Most American young people, like their ancestors, harbor desires for a worthy life: a life of meaning, a life that makes sense. But they are increasingly confused about what such a life might look like, and how they might, in the present age, be able to live one. With a once confident culture no longer offering authoritative guidance, the young are now at sea--regarding work, family, religion, and civic identity. The true, the good, and the beautiful have few defenders, and (...) the higher cynicism mocks any innocent love of wisdom or love of country. We are super-competent regarding efficiency and convenience; we are at a loss regarding what it's all for. Yet because the old orthodoxies have crumbled, our "interesting time" paradoxically offers genuine opportunities for renewal and growth. The old Socratic question, "How to live?," suddenly commands serious attention. Young Americans, if liberated from the prevailing cynicism, will readily embrace weighty questions and undertake serious quests for a flourishing life. All they (and we) need is encouragement. This book provides that necessary encouragement by illuminating crucial (and still available) aspects of a worthy life, and by defending them against their enemies. With chapters on love, family, and friendship; human excellence and human dignity; teaching, learning, and truth; and the great human aspirations of Western civilization, it offers people who are looking on their own for meaning, and as well as to people who are looking to deepen what they have been taught or to square it with the spirit of our time. (shrink)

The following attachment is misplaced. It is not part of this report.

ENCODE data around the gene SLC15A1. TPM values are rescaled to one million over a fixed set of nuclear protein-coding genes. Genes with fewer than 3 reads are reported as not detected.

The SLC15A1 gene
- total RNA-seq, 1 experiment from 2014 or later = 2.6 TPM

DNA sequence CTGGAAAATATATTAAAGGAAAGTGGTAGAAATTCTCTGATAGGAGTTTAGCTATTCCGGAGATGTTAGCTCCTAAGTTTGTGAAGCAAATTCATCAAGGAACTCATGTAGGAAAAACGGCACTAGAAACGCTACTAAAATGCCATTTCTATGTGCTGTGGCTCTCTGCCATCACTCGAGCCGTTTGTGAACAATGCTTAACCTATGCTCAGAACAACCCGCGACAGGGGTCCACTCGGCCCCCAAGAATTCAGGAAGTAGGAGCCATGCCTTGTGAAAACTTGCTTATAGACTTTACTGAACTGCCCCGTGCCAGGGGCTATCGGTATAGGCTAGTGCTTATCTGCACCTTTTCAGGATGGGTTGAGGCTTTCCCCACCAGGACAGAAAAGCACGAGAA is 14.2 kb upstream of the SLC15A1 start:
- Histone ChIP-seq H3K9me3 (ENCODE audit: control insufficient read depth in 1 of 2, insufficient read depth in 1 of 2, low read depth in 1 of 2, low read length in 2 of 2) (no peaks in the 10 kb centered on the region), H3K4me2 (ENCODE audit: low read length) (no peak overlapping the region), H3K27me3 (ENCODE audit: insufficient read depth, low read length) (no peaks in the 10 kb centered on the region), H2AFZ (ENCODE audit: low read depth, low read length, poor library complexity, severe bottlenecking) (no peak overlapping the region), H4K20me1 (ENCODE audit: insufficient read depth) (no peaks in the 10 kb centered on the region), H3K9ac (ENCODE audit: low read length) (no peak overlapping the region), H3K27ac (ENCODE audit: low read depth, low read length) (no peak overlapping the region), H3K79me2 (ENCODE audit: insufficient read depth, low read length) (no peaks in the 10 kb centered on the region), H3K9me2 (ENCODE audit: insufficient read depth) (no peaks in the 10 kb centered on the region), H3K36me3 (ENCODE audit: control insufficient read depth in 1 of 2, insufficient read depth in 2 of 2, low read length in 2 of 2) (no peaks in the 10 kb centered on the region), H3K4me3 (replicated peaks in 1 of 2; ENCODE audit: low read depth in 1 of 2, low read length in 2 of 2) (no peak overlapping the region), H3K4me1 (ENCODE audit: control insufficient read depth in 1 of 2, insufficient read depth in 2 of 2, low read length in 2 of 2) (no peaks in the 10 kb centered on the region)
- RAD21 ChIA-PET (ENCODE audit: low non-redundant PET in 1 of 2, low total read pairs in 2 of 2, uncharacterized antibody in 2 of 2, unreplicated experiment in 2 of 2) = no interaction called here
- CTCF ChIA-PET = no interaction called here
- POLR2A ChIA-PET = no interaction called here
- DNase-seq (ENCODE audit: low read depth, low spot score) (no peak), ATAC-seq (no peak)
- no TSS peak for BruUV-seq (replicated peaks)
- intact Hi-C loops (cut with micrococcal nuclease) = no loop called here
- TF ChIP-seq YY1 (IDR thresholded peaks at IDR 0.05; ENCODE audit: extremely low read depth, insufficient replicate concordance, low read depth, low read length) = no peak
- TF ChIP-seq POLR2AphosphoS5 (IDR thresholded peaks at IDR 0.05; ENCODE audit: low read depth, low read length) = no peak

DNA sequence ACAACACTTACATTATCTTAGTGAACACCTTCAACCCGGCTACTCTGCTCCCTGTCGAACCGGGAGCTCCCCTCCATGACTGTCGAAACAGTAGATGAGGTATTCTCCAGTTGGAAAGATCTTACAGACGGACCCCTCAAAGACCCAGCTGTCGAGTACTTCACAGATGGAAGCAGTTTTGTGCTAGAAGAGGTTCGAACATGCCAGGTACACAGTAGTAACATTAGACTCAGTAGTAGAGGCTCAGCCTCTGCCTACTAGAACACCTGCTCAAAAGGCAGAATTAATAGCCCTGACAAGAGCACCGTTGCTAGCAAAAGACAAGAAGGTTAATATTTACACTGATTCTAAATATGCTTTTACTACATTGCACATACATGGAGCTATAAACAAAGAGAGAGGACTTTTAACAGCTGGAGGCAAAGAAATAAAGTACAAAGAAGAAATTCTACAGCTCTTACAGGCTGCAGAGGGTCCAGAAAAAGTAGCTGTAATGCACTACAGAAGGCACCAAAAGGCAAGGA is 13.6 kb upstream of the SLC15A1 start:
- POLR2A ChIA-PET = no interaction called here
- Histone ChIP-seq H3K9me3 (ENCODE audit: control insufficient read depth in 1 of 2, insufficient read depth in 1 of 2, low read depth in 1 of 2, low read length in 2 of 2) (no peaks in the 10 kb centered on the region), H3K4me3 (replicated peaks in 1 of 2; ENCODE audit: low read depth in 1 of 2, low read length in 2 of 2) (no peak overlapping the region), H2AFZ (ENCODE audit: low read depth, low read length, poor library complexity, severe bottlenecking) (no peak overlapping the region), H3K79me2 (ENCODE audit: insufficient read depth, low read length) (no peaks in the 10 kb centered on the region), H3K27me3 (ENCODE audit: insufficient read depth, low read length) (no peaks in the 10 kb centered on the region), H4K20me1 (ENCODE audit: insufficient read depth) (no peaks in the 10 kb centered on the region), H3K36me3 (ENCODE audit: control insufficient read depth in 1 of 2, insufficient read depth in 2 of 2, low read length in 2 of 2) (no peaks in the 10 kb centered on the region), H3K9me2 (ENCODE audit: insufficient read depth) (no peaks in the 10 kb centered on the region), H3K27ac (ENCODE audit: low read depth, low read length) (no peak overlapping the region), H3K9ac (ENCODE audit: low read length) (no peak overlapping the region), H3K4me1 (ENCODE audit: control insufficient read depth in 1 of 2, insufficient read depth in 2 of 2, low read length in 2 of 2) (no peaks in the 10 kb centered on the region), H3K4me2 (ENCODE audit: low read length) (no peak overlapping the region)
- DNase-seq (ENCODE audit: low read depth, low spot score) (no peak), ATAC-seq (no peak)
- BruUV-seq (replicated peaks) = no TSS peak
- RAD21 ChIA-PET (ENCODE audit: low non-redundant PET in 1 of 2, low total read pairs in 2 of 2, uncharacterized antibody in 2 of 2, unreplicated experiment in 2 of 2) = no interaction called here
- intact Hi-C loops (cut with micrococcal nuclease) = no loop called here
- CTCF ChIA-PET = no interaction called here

This topically organized, interdisciplinary anthology provides competing perspective on the claim that western culture faces a moral crisis. Using clearly written, accessible essays by well-known authors in philosophy, the social sciences, and the humanities, the book introduces students to a variety of perspectives on the current cultural debate about values that percolates beneath the surface of most of our social and political controversies.